The story behind

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Consider this simple, “bite-sized” illustration involving two pieces of bread.

John Montague was the 4th Earl of Sandwich. He was a statesman and notorious gambler who, during a 24-hour gambling streak in 1762, instructed a cook to prepare his food in such a way that it would not interfere with his game. The cook presented him with a piece of meat between two pieces of bread — no utensils required and could be eaten with one hand while the other hand was free to continue the game!

Now for reasons I don’t fully understand it’s a safe bet that for the rest of your life you will remember – mostly — how the sandwich came to be.

Did etching that into your mind require some secret memory tonic? No. Rather it required something far simpler yet far more powerful: It required telling a story.

For the past thirty years – most of it with the Canadian Taxpayers Federation (CTF) – I’ve been working in the advocacy and public policy field mostly tossing around a lot of big numbers and economic jargon but also, importantly, telling a few stories along the way.

My observation has been that storytelling – or at minimum great narratives – lie at the heart of persuasive and lasting communication. And it’s not just public policy. It’s equally true in arts, business, politics or virtually any walk of life for that matter. Stories stick. Stories capture. Stories move hearts and imaginations in ways numbers cannot.

It’s not that economic data and statistics aren’t vitally important, they are, but that we often look past what’s behind those numbers. We look past what the experiences are of the individuals, families and entrepreneurs that make up economic statistics.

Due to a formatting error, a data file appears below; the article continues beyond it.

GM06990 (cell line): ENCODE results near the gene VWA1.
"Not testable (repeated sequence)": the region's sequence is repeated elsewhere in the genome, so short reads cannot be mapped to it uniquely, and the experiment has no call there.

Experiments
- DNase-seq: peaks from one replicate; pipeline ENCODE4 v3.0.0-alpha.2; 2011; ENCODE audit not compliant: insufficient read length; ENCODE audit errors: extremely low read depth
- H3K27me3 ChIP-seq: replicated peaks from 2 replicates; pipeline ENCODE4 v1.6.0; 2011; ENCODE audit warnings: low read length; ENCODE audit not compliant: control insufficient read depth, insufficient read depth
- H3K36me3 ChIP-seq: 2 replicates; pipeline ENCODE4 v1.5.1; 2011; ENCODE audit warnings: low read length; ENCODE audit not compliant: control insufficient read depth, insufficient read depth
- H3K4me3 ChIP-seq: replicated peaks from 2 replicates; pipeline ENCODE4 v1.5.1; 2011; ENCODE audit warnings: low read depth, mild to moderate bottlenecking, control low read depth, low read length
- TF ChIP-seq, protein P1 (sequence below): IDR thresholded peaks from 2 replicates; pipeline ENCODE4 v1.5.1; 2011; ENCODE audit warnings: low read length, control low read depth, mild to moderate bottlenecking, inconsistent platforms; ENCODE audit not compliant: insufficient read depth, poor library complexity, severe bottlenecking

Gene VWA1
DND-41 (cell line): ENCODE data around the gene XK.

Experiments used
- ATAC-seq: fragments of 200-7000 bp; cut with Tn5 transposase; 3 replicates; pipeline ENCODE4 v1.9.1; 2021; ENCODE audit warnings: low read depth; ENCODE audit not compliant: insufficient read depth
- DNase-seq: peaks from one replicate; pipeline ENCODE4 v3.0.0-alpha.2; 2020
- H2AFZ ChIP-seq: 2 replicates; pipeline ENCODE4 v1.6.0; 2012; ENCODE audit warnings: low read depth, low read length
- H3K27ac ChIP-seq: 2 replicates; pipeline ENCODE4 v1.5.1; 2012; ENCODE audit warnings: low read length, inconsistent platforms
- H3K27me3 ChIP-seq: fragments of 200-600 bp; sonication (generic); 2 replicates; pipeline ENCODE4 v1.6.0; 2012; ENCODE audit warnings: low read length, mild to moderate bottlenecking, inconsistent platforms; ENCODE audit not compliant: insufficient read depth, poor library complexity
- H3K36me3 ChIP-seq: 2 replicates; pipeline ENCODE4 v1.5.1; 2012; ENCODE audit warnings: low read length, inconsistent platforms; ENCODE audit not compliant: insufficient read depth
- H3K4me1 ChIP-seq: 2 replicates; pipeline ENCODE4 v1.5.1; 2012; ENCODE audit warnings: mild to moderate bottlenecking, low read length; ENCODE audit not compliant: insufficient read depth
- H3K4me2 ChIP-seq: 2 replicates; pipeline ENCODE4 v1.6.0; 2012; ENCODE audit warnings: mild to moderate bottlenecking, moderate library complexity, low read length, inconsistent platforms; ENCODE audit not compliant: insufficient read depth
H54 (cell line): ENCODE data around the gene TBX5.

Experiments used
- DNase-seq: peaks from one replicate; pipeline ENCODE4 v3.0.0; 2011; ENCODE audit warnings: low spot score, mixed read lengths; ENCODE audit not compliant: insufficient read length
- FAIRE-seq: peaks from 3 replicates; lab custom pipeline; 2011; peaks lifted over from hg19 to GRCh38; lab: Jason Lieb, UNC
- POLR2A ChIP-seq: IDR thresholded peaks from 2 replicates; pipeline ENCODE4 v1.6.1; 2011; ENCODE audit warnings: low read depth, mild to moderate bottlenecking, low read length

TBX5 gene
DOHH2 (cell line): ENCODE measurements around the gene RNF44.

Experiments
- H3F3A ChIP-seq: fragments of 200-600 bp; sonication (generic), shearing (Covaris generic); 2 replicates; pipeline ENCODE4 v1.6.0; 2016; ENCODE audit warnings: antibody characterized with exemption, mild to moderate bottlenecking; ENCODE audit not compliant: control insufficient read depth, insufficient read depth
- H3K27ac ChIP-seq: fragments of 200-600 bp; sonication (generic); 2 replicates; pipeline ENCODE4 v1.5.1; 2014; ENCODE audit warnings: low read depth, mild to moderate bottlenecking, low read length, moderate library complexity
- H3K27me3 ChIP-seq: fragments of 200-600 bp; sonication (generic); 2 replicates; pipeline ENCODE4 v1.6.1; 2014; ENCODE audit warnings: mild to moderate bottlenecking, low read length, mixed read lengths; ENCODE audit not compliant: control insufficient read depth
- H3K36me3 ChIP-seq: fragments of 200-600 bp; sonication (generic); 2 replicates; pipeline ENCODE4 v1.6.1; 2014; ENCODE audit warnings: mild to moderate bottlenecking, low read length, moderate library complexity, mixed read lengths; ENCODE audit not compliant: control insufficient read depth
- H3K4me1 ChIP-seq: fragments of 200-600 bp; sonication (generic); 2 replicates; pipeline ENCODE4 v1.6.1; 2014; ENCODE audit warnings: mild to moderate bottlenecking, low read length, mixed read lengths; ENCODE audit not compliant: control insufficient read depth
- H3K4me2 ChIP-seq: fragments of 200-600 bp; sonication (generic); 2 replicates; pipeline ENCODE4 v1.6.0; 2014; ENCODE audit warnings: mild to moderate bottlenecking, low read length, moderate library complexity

Take hospital waitlists for example. There’s lots of data on the number and length of time people wait, but how often are the stories of people on those waitlists told?

This became a frequent conversation with my friend and former colleague at the CTF Mark Milke (who has also worked with the Fraser Institute and other think tanks) that led us to cobble together a business plan for a new organization. would be dedicated to policy research but presented through the experiences and stories of the people affected by public policies.

Almost two-and-a-half years later I’m thrilled to see our vision come to life. To our board and our donors who got behind this vision and made it possible … thank-you!

Of course, this is only a beginning. The willingness of Canadians from coast-to-coast to share their stories will be key for our success going forward. They may not all be as entertaining as John Montague’s gambling-inspired invention of 250 years ago, but they will hopefully stick in hearts and minds and importantly, bring life to the research will undertake.

So, if you have an interesting story to share about how government policies have affected your life – in a positive way or a negative way – please send me or our president, Colin Craig an e-mail. We’d love to hear from you.

Thanks for visiting our new site!

Troy Lanigan

P.S. – If you’re wondering how we chose the name “” – give this video a watch – click here

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